Managing Privileged User Rights with Multifactor Authentication and the Law of Least Privilege

   
January 17

Locking the Backdoor…Achieving Strong Privileged User Authentication Through PKI and F5

Increasing Prevalence of Phishing Attacks

In the past, exploiting user privileges was traditionally done through web servers. Today, phishing attacks are the way in the vast majority of the time. Hackers typically look to gain access through a user account with the goal of gaining domain access through a privileged user account, whether through domain controllers or other servers.

  • In the last year, phishing attempts have risen in frequency by 65% (PhishMe).
  • 95% of all attacks on enterprise networks are the result of successful spear phishing (SANS Institute).
  • 30% of phishing messages are opened by targeted users. 12% of those users click on the malicious attachment or link (Verizon Data Breach Investigation Report).

Here’s the thing about users, rights, and digital identities: there can be confusion because people are often seen as individual users, and when cyberattacks are executed individual users are targeted. Keep in mind, though, that the real goal is to get privileged user access that enables the ability to reach the data itself, which is on servers and accessed/managed by a smaller set of privileged users.

Targeting Users with Higher Level Privileges

Most of the time, hackers target people with higher level privileges—whales, such as executive leadership, system admins, or both. From there, they’ll move laterally through the escalation of privileges. A basic user with no privileges will be limited to checking their email and surfing the internet, but typically won’t have access to backside servers and data, except through a front side application. Hackers target users who have access to the administration of the servers, applications and database. They focus on the systems that have the weakest link with only username and password. Since many administrators share usernames and passwords amongst themselves and across platforms or systems once the adversary enters a network it is a simple task to move laterally without some form of strong authentication or tiered permissions.

PKI as a Stronger Alternative to Usernames and Passwords

While usernames and passwords aren’t going anywhere, one way to strengthen security is through public key encryption. This creates a strong identity that’s comparatively difficult to crack versus a username and password alone.

The use of PKI credentials results in a much stronger level of security. If employed properly, all web app servers have some sort of PKI certificate, also known as TLS/SSL encryption. Outward facing apps with PKI encryption, combined with a strong form of authentication, whether through a common access card or PIV, is a solid method of defense.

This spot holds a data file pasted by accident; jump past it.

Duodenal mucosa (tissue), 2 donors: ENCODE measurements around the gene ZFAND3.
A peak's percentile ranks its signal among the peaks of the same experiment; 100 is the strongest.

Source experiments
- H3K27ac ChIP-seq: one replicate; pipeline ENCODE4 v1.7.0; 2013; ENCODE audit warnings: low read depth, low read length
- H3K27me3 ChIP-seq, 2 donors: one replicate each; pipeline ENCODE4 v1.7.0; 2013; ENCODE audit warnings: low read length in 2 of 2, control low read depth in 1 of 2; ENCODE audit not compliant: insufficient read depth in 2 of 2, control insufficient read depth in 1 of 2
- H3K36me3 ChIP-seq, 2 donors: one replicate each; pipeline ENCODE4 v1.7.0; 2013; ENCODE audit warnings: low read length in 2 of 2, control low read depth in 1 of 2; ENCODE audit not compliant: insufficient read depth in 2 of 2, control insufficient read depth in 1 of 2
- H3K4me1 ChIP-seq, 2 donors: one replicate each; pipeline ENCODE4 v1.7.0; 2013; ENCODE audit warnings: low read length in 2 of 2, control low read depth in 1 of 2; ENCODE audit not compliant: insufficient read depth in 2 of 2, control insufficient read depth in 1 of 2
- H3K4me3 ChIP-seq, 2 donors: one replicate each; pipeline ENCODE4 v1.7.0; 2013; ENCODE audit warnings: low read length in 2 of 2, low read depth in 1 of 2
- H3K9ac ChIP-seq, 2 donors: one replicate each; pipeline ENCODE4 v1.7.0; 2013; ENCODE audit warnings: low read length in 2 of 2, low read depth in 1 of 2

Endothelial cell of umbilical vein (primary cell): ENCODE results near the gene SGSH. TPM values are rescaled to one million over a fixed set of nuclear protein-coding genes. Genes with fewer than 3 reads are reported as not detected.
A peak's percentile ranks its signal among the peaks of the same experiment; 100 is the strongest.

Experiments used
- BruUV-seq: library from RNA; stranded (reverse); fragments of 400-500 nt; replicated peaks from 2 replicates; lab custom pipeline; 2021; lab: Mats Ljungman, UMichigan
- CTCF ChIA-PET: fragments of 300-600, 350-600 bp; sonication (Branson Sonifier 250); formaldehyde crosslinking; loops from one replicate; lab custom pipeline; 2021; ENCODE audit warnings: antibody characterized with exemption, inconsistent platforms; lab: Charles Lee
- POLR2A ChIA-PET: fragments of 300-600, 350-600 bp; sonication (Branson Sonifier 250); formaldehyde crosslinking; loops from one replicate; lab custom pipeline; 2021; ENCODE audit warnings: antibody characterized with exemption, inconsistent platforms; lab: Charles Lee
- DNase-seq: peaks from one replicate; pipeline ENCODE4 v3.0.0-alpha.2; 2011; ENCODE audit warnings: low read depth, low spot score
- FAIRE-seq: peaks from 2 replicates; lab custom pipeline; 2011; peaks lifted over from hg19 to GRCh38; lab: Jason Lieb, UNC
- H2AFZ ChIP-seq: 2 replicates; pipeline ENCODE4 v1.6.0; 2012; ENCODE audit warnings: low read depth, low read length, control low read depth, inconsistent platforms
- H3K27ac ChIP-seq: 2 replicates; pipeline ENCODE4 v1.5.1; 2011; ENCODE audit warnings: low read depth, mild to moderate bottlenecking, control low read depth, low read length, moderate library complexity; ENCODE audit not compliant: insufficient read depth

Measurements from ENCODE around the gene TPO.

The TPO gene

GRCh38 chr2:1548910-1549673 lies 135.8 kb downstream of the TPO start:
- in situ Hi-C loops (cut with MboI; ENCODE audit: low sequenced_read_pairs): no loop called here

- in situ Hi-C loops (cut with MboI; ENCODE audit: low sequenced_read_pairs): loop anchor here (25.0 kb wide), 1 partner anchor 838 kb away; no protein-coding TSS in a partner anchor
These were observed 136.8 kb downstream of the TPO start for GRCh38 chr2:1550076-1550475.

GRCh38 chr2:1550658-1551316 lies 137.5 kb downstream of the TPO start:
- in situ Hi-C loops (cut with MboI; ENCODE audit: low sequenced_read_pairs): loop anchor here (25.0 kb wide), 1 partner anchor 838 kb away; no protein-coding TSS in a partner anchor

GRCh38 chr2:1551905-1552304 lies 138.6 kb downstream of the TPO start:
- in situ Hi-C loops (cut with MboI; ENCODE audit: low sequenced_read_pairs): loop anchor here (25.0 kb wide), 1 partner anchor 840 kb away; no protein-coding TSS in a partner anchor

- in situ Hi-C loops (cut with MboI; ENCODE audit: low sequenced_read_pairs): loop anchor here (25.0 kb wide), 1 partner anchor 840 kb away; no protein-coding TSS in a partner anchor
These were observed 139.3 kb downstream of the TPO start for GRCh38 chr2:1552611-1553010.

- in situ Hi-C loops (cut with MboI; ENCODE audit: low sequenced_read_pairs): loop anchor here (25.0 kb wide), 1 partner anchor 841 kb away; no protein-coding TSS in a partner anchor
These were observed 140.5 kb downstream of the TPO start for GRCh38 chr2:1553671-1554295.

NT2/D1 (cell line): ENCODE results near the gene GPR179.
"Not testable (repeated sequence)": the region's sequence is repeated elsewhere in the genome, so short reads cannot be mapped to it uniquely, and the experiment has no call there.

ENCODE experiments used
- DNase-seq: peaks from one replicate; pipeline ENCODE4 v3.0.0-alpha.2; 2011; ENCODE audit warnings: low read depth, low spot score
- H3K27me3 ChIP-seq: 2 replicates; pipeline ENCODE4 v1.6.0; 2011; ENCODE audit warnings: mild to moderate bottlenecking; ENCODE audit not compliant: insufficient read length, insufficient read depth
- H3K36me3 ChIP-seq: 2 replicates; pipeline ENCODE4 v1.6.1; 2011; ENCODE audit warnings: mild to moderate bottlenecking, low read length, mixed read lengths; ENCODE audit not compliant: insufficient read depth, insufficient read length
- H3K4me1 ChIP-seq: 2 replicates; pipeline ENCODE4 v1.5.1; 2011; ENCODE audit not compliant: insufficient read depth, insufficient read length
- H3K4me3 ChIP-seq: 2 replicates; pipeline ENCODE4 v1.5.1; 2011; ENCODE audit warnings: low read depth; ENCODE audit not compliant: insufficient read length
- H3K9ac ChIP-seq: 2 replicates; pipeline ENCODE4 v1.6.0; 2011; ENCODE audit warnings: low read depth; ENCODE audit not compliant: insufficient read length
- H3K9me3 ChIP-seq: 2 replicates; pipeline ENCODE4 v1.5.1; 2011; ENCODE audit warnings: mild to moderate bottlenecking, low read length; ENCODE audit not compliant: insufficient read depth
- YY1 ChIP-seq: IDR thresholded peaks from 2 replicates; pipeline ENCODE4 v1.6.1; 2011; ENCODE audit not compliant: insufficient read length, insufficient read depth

How to Achieve Security When Servers and Old Mainframes Don’t Support Public Key Encryption

Combining PKI encryption with strong authentication is an effective defense method against cyberattacks such as phishing, however, the problem of old mainframes and non-compliant systems remains. The weakest link on a network is on the backside, where many appliances and old mainframes don’t support public key encryption. This leads many organizations to rely on third-party products that proxy PKI with weaker authentication, such as a username and password or RSA token; this method increases risk.

As a solution to this problem, August Schell partnered with F5 who developed a capability that uses your PKI credentials with an F5 device. F5 software allows you to leverage your PKI credentials, and prior to going to the council on a backside server, whether a database or some type of appliance used for networking, it proxies you and provides you the benefit of using your strong PKI credential to authenticate onto the server. We create an admin token that uses our PKI system to create a token for your admin role. The F5 devices allows you a secure means to authenticate on backside devices, rather than relying on usernames and passwords or other third party software solutions.

This is done using The F5 Privileged User Access Solution, which can add CAC/PIV authentication to network infrastructure that does not support this functionality natively. It does this without requiring the addition of client software or agents anywhere in the environment and allows you to fully leverage your legacy or non-compliant systems in a safe and secure manner. It integrates directly into DoD PKI systems and may be configured to work cooperatively with an existing RADIUS, TACACS, Active Directory, or a variety of third-party authentication databases. It also allows you to more effectively monitor system administrators actions through a central council feeding into your existing Security Information Event Management (SIEM) capability for real time reporting.

In the DoD and the Federal Government in particular, using a stronger level of authentication with existing PKI credentials has never been more critical, especially as attack methods such as phishing increase in frequency to compromise backside access. How are you approaching security when it comes to legacy and non-compliant systems? If you’re relying on usernames and passwords or tokens, your organization is at risk. To learn more about leveraging the F5 Privileged User Access Solution to improve your security posture and decrease the risk of cyberattacks, August Schell is here to assist you. Get in touch with an August Schell cybersecurity specialist, or call us to speak to someone today at (301)-838-9470.



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